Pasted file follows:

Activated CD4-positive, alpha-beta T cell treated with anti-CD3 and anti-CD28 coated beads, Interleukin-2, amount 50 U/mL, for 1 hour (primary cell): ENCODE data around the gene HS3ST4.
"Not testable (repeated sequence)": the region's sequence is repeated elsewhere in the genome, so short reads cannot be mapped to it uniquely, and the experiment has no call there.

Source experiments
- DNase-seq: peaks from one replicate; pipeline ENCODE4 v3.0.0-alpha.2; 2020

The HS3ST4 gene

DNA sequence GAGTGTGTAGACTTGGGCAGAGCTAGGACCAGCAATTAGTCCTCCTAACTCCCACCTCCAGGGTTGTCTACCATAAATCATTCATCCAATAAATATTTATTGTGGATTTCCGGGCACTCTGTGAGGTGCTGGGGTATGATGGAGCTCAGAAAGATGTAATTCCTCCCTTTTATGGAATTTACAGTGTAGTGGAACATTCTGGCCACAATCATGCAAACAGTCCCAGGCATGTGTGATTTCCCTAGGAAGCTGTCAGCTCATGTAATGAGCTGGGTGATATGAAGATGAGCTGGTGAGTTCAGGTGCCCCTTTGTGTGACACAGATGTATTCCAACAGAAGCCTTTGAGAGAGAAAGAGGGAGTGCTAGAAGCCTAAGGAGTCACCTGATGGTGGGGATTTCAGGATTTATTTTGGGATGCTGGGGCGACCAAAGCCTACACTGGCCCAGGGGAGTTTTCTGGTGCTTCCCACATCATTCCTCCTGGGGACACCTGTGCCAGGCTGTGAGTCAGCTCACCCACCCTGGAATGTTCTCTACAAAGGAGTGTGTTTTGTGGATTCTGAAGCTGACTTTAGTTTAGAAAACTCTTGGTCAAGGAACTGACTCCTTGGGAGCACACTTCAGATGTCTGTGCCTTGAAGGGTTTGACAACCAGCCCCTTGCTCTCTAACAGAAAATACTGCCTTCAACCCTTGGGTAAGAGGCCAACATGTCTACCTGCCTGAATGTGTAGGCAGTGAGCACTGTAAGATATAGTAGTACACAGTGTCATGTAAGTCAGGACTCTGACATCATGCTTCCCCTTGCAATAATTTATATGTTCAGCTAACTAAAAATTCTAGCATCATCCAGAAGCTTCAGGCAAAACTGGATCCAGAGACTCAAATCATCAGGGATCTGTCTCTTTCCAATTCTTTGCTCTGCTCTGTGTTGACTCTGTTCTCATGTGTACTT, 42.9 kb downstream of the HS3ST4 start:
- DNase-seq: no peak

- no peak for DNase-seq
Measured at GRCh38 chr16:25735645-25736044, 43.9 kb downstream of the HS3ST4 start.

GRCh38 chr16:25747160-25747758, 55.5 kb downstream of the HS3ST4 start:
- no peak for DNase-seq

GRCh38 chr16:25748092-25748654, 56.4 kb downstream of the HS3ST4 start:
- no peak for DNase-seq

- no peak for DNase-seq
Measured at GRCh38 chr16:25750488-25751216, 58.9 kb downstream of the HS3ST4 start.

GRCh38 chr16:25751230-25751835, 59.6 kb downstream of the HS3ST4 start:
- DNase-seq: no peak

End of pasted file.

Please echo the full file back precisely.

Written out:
Activated CD4-positive, alpha-beta T cell treated with anti-CD3 and anti-CD28 coated beads, Interleukin-2, amount 50 U/mL, for 1 hour (primary cell): ENCODE data around the gene HS3ST4.
"Not testable (repeated sequence)": the region's sequence is repeated elsewhere in the genome, so short reads cannot be mapped to it uniquely, and the experiment has no call there.

Source experiments
- DNase-seq: peaks from one replicate; pipeline ENCODE4 v3.0.0-alpha.2; 2020

The HS3ST4 gene

DNA sequence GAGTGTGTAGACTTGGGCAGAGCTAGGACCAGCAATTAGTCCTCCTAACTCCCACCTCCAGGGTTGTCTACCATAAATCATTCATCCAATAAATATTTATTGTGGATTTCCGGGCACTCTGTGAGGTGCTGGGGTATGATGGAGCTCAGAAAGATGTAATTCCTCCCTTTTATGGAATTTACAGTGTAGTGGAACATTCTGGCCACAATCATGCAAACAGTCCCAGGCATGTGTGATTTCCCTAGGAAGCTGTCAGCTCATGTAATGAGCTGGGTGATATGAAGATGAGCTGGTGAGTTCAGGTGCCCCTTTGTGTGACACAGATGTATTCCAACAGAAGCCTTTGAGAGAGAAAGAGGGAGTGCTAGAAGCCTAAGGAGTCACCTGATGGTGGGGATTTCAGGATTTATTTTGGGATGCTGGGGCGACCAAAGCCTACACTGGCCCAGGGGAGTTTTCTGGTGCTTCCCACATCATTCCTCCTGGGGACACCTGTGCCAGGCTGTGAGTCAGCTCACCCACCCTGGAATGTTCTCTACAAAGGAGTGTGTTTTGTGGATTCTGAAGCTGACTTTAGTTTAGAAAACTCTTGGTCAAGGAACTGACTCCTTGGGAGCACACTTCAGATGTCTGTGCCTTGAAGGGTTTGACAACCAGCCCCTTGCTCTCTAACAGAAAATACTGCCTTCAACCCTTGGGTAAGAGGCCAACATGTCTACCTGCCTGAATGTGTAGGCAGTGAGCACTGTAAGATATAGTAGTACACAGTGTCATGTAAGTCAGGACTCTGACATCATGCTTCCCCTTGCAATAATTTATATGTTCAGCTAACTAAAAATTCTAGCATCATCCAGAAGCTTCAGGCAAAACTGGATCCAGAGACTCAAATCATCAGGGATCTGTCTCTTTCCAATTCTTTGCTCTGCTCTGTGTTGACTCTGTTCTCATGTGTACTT, 42.9 kb downstream of the HS3ST4 start:
- DNase-seq: no peak

- no peak for DNase-seq
Measured at GRCh38 chr16:25735645-25736044, 43.9 kb downstream of the HS3ST4 start.

GRCh38 chr16:25747160-25747758, 55.5 kb downstream of the HS3ST4 start:
- no peak for DNase-seq

GRCh38 chr16:25748092-25748654, 56.4 kb downstream of the HS3ST4 start:
- no peak for DNase-seq

- no peak for DNase-seq
Measured at GRCh38 chr16:25750488-25751216, 58.9 kb downstream of the HS3ST4 start.

GRCh38 chr16:25751230-25751835, 59.6 kb downstream of the HS3ST4 start:
- DNase-seq: no peak